Justin Trudeau protest marks 'turning point' for frustrated youth

Tuesday's protests against Prime Minister Justin Trudeau reflect a growing discontent with the Liberal government over affordable education and a lack of jobs for young Canadians, say youth leaders.

Students, civil servants staging rallies next week over costly education, contracts and flawed federal payroll

Youth protesters turn their backs on Prime Minister Justin Trudeau as he addresses the Canadian Labour Congress National Young Workers' Summit in Ottawa on Tuesday. (Fred Chartrand/Canadian Press)

Tuesday's protests against Prime Minister Justin Trudeau reflect a growing discontent over a lack of Liberal action on affordable education and jobs for young Canadians, youth leaders say. 

And they warn that more demonstrations are likely on the way.

Amy Huziak, the young workers' representative for the Canadian Labour Congress, said Trudeau's rough reception at a "roundtable discussion" event marks a "turning point" for the government now one year into its mandate.

"People are disappointed," she told CBC News. "Young Canadians really felt they were really left behind by the Stephen Harper government for more than a decade. Now that we're more than a year past the last federal election, people want to see change, and they need change so they can support their families and get jobs." 

Huziak expects there will be more shows of protest until there is real action by the government.

The Liberals campaigned on a platform to make post-secondary education more affordable and to help boost jobs for students and young workers. They delivered funding for several key promises in the last federal budget.

'Very frustrated'

But many youth say it's not enough, especially since Trudeau self-appointed himself the Minister for Youth. Recent comments by Finance Minister Bill Morneau, who suggested youth and government must brace for high turnover and short-term contracts as the norm for the future, exacerbated their frustration.

Morneau said there's a need to train and retrain employees "because it's going to happen we have to accept that." 

Huziak said that talk of accepting "job churn" sparked massive upset.

"Young people are very frustrated," she said. "I think we were excited to have the prime minister come and speak to the young workers' summit and take questions from the floor and have a dialogue. But when we have this frustration around a precarious economy, and a lack of action around the environment and climate change, young workers are expressing themselves in a way that's going to get heard."

At a summit organized by the CLC Tuesday, protesters turned their backs on Trudeau and hollered out remarks, which at times drowned out what the prime minister was saying.

Their beefs were wide-ranging, from the environment, Indigenous rights and pipelines, to jobs and the flawed federal payroll system.

Bilan Arte, chairperson of the Canadian Federation of Students, said young people saddled with record-high debt are frustrated the government has done little in the last year to ease the financial burden and make a dent on youth unemployment.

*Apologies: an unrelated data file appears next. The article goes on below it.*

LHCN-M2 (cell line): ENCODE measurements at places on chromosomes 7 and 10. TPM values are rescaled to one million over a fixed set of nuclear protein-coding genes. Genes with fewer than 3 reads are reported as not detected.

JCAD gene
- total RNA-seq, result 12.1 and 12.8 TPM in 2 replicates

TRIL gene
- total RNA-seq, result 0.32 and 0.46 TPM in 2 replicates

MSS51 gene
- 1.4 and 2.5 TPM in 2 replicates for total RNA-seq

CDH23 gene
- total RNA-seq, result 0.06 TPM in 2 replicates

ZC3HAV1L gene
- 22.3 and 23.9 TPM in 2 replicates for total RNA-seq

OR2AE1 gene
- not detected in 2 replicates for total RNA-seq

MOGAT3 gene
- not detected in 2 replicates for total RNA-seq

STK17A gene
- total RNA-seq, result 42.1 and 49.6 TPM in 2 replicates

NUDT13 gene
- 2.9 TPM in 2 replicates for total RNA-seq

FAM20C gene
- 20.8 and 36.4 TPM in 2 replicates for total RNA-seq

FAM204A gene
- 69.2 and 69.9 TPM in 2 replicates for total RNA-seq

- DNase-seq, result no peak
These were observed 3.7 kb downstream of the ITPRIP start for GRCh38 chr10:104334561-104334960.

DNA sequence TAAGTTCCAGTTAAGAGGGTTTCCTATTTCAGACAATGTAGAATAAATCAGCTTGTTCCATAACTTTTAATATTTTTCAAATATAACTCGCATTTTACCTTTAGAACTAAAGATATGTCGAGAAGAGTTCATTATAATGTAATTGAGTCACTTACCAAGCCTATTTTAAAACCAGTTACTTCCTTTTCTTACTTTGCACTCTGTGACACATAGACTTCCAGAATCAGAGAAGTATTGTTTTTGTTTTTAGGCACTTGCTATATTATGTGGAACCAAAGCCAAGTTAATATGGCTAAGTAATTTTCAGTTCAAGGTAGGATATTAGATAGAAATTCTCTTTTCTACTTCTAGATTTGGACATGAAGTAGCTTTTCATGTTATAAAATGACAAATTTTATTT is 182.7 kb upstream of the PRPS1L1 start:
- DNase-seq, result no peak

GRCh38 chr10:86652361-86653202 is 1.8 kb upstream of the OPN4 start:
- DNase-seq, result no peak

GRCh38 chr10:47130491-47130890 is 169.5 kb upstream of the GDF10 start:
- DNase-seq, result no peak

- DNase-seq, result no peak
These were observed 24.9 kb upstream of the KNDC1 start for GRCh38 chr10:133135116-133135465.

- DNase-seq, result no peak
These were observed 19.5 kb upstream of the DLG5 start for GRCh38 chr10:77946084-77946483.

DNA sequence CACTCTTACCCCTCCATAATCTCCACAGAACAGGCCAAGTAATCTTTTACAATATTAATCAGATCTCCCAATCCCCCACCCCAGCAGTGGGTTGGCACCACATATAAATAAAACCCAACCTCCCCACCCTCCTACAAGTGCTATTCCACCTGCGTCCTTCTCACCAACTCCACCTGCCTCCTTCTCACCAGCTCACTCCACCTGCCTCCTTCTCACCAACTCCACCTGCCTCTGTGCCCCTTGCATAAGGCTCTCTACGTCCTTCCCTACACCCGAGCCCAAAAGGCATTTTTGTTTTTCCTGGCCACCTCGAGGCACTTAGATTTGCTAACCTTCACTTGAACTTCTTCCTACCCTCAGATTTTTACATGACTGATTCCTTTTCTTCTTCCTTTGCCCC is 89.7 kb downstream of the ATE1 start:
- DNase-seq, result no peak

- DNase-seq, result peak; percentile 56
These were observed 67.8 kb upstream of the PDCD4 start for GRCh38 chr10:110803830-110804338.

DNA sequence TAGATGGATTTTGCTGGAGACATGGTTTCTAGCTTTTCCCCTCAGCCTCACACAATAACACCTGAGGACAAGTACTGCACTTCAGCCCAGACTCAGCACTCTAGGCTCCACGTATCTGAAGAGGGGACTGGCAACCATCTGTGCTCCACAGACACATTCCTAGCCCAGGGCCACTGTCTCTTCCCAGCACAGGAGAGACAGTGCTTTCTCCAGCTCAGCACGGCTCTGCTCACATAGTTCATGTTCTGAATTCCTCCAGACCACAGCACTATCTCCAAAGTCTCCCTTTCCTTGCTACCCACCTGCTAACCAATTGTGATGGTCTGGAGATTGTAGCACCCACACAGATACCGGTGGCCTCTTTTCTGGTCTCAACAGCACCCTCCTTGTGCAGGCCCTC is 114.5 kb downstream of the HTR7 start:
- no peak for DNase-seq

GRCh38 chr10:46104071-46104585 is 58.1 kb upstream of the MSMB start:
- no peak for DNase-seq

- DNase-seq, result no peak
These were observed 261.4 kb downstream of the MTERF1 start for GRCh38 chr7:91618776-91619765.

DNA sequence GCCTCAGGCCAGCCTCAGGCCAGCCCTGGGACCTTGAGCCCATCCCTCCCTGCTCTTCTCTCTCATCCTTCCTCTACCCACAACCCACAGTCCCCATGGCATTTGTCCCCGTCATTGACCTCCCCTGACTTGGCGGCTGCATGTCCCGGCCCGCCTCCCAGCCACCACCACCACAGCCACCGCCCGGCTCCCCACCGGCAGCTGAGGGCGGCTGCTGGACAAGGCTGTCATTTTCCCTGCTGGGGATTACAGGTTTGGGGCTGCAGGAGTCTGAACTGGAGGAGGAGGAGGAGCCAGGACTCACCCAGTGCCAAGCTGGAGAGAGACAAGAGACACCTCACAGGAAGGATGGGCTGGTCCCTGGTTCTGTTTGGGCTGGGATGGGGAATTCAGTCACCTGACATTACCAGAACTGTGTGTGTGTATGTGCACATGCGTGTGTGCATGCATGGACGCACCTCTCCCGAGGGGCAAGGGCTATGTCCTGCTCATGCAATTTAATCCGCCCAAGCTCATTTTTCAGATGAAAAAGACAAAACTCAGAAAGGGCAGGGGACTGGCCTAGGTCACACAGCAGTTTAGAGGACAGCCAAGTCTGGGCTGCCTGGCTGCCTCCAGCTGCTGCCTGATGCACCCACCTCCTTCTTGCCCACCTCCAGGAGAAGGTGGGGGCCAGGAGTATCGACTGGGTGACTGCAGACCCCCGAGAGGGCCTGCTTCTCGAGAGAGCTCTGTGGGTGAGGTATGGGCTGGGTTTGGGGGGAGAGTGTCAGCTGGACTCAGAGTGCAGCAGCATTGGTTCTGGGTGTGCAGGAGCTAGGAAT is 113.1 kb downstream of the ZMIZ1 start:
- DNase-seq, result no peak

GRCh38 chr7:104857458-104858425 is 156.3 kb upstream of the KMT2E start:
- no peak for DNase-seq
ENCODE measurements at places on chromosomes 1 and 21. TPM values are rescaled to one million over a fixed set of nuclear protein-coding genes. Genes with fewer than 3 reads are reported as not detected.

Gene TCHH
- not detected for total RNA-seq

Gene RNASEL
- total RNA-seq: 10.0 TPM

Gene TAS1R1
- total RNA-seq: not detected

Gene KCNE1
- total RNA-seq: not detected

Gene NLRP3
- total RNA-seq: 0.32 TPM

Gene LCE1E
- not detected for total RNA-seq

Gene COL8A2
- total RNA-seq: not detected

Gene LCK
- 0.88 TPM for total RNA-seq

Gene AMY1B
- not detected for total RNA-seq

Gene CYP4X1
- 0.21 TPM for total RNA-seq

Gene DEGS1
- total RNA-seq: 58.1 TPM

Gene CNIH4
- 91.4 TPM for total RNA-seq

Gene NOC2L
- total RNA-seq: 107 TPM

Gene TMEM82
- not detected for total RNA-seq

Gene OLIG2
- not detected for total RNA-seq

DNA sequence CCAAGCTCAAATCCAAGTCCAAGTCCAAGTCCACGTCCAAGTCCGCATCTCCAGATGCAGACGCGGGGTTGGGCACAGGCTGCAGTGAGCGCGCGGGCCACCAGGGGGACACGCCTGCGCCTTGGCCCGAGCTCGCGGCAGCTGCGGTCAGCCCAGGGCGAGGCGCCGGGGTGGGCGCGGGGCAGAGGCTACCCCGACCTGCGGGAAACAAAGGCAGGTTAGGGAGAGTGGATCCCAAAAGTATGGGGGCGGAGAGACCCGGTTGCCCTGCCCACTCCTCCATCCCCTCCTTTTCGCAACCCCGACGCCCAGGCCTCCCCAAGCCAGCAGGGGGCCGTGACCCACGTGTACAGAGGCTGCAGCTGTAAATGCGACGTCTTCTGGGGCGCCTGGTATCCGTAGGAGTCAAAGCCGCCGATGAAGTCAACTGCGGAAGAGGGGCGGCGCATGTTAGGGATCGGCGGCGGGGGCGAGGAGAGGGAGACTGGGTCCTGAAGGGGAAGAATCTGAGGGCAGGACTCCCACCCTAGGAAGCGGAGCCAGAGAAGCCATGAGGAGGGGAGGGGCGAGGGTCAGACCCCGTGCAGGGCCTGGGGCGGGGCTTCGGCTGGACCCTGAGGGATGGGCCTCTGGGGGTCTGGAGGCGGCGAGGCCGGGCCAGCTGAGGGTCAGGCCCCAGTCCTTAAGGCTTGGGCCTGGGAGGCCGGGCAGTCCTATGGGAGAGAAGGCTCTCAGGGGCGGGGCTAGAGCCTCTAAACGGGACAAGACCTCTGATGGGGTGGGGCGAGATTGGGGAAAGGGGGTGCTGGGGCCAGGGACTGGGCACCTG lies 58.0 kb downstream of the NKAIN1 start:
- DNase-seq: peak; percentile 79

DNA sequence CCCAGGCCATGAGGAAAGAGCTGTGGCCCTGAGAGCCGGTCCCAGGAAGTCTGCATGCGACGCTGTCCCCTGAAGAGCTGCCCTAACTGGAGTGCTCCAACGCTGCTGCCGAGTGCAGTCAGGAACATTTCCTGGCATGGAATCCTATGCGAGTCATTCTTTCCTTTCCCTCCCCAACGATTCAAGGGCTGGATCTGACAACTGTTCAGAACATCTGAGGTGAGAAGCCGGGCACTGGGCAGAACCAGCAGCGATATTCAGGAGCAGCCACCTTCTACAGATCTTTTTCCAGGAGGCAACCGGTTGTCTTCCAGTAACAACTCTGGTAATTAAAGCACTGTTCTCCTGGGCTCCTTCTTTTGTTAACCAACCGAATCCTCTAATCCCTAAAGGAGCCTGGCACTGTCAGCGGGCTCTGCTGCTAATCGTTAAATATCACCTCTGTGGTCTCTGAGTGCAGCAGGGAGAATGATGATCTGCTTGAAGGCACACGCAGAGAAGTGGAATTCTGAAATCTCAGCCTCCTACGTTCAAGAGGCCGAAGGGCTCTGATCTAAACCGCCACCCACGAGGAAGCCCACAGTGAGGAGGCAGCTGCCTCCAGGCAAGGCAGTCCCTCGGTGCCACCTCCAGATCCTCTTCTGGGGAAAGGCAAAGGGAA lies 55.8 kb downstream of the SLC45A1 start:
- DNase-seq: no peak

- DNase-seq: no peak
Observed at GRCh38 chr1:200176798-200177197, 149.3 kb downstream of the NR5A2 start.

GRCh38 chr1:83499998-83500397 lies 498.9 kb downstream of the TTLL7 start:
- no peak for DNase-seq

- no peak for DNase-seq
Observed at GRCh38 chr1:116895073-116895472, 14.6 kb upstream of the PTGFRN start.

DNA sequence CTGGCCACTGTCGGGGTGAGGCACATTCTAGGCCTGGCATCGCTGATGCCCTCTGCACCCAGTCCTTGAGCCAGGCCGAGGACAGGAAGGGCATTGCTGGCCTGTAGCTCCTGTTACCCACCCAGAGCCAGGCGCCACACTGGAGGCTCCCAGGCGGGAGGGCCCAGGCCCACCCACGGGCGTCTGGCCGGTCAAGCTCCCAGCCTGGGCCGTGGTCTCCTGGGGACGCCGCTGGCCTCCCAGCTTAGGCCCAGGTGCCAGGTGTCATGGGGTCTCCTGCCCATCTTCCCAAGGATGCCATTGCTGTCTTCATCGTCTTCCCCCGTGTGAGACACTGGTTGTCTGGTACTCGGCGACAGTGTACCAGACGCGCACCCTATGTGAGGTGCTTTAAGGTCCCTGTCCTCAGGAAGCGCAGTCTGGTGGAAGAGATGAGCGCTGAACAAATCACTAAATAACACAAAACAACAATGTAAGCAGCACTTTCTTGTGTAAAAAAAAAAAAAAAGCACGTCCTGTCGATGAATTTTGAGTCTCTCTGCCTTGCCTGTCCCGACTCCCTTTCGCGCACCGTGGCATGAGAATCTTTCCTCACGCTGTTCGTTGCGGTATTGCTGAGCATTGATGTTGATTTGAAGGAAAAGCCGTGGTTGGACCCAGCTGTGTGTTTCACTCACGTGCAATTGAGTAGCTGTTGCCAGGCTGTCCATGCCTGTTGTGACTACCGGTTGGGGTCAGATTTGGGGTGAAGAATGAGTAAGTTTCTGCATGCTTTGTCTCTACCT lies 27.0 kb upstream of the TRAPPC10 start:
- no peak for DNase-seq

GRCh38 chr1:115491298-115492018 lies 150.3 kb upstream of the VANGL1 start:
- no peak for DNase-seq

'Incredibly troubling'

"I think it's incredibly troubling," she said. "Young people are standing up and showing this new government they can't continue this trend of ignoring what they've said."

Arte said it was "unacceptable" that the government has failed to deliver on a promise to make post-secondary education more affordable, and to make it more accessible for Indigenous youth.

Students across the country will hold a national day of action on Nov. 2 to demand, among other things, free education. The event will include a rally on Parliament Hill.

Meanwhile, the Public Service Alliance of Canada will hold its own rally outside the Prime Minister's Office Monday to press for a new contract and a resolution to the outstanding problems with the federal Phoenix payroll system.

Praise for PM

Mira Ahmad, national president of the Young Liberals of Canada, said that one year in, the prime minister has done more to support young Canadians "than any government in a generation."

"But with that said, he would be the first to say that there is more hard work ahead of us than behind us, and together, lots more to do," she said in an email. "That's where youth voices come in, and the creation of the first-ever Prime Minister's Youth Council is just one example of our prime minister's commitment to ensuring young Canadians can continue an open dialogue directly with the PM about how we can build a better future together."

The Prime Minister's Office outlined a number of youth-related measures from the government in the last year, including:

  • Creation of the Prime Minister's Youth Council.
  • Expansion of the Youth Employment Strategy ($300 million more this year) and more than doubled Canada Summer Jobs placements.
  • Launched Expert Panel on youth employment.
  • Changes to Employment Insurance making it easier for young workers to qualify.
  • $73 million over four years to support new co-op placements and work-integrated learning opportunities.
  • $105 million for youth service programs.
  • Increased Canada Student Grants by 50 per cent.
  • Changes to student loans so no repayment required until graduate earns $25,000 a year.

On Monday, about 200 protesters marched on Parliament Hill demanding Trudeau reject any new pipelines.

The protest resulted in the brief detention of 99 people, all of them issued citations by the RCMP for trespassing after climbing over police barricades near the foot of the Peace Tower.

The focus of the demonstration was the proposed expansion of Kinder Morgan's Trans Mountain pipeline from Alberta to Burnaby, B.C., which the Liberals have said they'll decide upon by mid-December.


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